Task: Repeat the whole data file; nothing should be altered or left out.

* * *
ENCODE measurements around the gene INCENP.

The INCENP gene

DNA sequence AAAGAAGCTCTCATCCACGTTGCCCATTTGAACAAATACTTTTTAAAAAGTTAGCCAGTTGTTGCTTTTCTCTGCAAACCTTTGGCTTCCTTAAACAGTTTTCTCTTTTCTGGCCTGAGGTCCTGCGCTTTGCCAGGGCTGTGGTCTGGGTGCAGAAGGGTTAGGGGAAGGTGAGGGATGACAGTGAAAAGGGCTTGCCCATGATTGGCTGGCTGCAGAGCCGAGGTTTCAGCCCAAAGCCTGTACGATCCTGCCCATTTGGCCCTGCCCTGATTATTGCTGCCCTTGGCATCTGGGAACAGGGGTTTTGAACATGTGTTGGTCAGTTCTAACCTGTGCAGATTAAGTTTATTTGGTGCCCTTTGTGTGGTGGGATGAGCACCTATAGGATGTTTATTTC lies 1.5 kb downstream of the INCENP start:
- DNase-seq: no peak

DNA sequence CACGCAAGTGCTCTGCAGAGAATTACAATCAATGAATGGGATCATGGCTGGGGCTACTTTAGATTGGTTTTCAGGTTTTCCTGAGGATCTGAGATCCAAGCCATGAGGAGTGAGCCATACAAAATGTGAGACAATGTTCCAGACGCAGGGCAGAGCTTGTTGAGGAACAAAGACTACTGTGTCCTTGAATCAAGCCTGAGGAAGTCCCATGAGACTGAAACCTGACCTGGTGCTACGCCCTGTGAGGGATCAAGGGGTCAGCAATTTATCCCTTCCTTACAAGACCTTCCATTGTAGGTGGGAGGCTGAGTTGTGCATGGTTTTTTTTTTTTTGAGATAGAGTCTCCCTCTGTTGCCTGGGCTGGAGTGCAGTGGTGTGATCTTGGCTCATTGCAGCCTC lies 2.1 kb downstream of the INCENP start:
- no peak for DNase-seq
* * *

ENCODE measurements around the gene INCENP.

The INCENP gene

DNA sequence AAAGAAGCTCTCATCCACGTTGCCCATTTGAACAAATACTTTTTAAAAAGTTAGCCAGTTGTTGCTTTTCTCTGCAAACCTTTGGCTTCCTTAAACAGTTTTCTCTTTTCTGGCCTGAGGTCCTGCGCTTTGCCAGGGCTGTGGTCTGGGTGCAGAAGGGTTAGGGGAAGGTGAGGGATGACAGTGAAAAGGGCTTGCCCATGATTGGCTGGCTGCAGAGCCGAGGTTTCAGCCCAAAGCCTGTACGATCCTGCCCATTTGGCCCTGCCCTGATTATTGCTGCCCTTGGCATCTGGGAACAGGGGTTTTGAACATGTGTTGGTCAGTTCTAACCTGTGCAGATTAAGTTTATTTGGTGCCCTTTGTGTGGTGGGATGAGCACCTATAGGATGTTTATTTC lies 1.5 kb downstream of the INCENP start:
- DNase-seq: no peak

DNA sequence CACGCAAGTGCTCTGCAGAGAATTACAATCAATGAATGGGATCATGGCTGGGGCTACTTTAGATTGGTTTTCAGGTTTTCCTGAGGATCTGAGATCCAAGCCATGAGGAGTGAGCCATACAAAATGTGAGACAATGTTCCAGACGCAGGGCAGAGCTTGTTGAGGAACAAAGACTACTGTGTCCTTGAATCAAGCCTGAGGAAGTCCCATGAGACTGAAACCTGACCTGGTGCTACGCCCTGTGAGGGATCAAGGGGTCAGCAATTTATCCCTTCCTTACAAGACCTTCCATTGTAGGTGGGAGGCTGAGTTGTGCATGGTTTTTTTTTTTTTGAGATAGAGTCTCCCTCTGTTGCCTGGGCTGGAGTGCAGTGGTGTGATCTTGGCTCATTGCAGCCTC lies 2.1 kb downstream of the INCENP start:
- no peak for DNase-seq